During my Army career I was a military planner. I worked on lots of plans. Most were never executed, but others were. Some were standing plans that were annually revised, while others were worked up at the behest of someone higher up the operational chain. I got to know the ADF planning process pretty well and became someone that could be described as a 'military planner'.
In the ADF, you could say the Chief of the Defence Force is formally the 'leading military planner', given he is the one who provides military advice to the Government and 'owns' Joint Operations Command. In practical terms though, the Chief of Joint Operations has carriage of developing operational plans, so he is really the ADF's leading military planner.
Service chiefs would have input into the plans as they are developed, but they aren't planners in their own right. They have a 'raise, train and sustain' responsibility, but not a operational military planning function.
So when The Australian penned this exclusive expose of Prime Minister Tony Abbott's plan to invade Iraq, I was intrigued.
According to the story, the PM raised an operational planning idea in his office and then sought the advice of Australia's 'leading military planners'. Not the normal way of doing things, for sure, but plausible. By the time I got to the second paragraph, however, my 'sloppy journalism' warning light began flashing. And when I noticed that the article failed to define who 'Australia's leading military planners' were, the light stopped flashing and just stayed on.
Then the Chief of Defence Force weighed in to say the matter had never been raised with him formally or informally, and the vultures began to circle over the entrails of The Australian's sensational but poorly researched exclusive.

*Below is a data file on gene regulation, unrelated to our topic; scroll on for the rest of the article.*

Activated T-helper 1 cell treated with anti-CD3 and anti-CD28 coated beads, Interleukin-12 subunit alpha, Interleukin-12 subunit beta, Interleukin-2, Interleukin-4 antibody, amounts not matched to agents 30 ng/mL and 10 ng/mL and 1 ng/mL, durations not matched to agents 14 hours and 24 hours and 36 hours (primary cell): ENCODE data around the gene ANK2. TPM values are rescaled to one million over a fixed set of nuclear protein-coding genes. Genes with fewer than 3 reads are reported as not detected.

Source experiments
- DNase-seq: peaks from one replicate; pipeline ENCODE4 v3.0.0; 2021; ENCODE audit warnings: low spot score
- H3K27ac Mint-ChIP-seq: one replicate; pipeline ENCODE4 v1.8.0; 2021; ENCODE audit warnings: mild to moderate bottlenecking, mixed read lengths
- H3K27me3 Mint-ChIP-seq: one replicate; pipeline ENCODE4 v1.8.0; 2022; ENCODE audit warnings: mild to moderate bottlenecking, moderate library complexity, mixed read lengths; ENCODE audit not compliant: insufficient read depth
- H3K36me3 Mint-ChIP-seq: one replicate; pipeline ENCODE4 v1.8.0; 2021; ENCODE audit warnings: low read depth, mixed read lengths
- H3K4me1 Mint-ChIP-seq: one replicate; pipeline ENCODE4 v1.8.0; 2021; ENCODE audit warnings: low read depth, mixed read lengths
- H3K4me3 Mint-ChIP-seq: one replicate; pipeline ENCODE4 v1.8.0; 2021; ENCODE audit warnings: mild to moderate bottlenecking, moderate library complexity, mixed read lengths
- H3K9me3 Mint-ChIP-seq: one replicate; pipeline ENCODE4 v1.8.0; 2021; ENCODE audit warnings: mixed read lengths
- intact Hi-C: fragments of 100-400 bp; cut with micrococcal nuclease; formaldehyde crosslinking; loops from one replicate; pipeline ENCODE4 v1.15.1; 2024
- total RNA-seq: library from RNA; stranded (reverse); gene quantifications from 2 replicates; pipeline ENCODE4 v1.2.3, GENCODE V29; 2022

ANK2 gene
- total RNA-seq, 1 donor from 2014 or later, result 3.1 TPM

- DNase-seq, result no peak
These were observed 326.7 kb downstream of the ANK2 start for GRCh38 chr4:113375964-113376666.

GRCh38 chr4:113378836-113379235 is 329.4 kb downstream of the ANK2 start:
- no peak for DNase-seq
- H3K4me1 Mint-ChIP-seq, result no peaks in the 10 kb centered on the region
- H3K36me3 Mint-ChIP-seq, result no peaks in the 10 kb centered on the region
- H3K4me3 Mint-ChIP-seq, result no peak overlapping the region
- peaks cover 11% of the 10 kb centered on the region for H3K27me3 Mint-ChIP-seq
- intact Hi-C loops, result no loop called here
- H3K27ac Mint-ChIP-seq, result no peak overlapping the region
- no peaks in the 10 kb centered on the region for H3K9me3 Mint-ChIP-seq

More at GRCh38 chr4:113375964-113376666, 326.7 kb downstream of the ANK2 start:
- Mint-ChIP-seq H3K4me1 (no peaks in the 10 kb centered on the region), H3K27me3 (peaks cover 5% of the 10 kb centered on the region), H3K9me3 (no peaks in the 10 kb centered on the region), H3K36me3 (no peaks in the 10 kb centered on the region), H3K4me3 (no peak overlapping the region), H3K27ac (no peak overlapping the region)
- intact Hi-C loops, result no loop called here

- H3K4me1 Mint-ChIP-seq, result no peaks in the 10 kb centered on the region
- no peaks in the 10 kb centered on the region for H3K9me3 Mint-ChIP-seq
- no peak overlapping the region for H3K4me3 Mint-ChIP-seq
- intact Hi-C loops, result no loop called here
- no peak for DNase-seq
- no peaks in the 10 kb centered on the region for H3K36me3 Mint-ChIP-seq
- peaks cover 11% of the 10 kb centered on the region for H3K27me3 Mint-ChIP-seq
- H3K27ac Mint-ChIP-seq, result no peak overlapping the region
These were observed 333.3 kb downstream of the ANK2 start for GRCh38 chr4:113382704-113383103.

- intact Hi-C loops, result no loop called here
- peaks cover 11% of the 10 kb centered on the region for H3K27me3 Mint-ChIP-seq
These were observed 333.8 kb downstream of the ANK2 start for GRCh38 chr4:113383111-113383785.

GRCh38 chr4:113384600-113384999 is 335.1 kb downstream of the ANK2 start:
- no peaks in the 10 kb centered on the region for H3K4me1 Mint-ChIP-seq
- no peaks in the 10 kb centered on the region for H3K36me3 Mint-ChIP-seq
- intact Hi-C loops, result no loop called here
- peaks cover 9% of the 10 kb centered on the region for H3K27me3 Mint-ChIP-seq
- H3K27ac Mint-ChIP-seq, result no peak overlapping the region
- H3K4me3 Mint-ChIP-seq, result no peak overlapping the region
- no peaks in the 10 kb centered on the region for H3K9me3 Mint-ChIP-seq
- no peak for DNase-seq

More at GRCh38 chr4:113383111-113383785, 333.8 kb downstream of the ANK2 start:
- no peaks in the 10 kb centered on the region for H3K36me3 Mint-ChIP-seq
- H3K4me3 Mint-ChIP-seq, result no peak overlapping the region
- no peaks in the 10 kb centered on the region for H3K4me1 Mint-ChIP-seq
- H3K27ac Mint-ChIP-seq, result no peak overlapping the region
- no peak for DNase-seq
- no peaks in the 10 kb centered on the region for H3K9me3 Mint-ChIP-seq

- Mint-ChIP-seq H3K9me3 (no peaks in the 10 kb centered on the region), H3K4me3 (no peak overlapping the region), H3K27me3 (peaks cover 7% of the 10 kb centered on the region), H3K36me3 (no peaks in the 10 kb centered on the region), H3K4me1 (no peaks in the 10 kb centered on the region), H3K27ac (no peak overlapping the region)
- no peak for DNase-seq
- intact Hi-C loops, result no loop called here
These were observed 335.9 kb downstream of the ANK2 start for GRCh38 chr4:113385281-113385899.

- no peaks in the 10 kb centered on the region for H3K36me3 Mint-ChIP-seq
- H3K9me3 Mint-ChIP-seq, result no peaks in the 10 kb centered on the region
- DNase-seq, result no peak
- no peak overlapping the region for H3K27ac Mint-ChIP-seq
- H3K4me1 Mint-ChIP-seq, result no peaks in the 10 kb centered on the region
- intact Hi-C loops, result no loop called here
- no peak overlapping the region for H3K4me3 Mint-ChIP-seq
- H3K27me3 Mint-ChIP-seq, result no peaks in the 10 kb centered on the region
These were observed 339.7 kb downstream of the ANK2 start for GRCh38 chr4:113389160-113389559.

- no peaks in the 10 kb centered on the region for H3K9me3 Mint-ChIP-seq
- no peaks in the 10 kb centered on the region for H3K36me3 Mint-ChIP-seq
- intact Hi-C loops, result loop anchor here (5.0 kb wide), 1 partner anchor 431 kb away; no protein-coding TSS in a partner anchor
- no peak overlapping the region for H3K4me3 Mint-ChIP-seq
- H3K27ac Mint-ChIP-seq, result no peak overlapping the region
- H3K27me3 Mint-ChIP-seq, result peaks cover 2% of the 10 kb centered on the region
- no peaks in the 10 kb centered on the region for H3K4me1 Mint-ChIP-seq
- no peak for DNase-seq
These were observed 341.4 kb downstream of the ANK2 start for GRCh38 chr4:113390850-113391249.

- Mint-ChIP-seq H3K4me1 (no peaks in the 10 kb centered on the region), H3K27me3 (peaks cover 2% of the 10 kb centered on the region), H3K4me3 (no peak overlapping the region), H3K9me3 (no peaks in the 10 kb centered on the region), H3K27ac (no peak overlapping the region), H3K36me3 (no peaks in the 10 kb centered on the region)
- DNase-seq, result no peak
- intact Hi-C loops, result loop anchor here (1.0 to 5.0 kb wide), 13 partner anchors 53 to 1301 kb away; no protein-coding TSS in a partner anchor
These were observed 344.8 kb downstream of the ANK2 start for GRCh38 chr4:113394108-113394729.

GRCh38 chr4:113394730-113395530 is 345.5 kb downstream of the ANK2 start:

I assumed that a correction would ensue and that the journalist would have been advised by a military planner of the dictum that one should 'never reinforce failure'. So when The Australian clarified the situation this weekend I was somewhat surprised to find more imprecision and hype.
The previously reported 'unilateral invasion of Iraq' that was discussed with 'leading military planners' was now a dinner party discussion where the PM expressed frustration at the slow pace of deployment of ADF elements into Iraq (damn that Iraqi sovereignty issue) and perhaps asked aloud why we couldn't just take Mosul quickly. The main guest was the Chief of Staff of the US Air Force, who The Australian breathlessly claimed was 'the Pentagon's senior official overseeing the US-led war against Islamic State in Iraq'.
Even though the term 'overseeing' is left undefined, I'm pretty sure that the senior Pentagon official overseeing the war would be the Chairman of the Joint Chiefs of Staff. The Chief of Staff of the Air Force provides air force capabilities to the CENTCOM commander (based in Florida), who actually oversees the operational conduct of the war. The US Navy, Army and Marine commanders do the same for their service branches.
But never mind, one shouldn't let inconvenient facts get in the way of a good story. Rather, my attention was focused on the fact that the people objecting to the PM's proposal had in the space of a week gone from 'Australia's leading military planners' to 'others at the table'. Perhaps the confusion over who Australia's leading military planners are could be put to bed if the list of those attending the dinner was published by the newspaper.
After reading both stories all I know is that if, during my time in the Army, I briefed an operational plan to a real 'leading military planner' that was equally poorly staffed and thought through, I would have been told in no uncertain terms where I had failed to meet expectations.
To use a military planning term, it would appear that in writing about the military planning process the journalist in question has, either wittingly or unwittingly, been part of someone's anti-Abbott 'shaping and influencing' operation.
Photo courtesy of Australian Defence Image Library.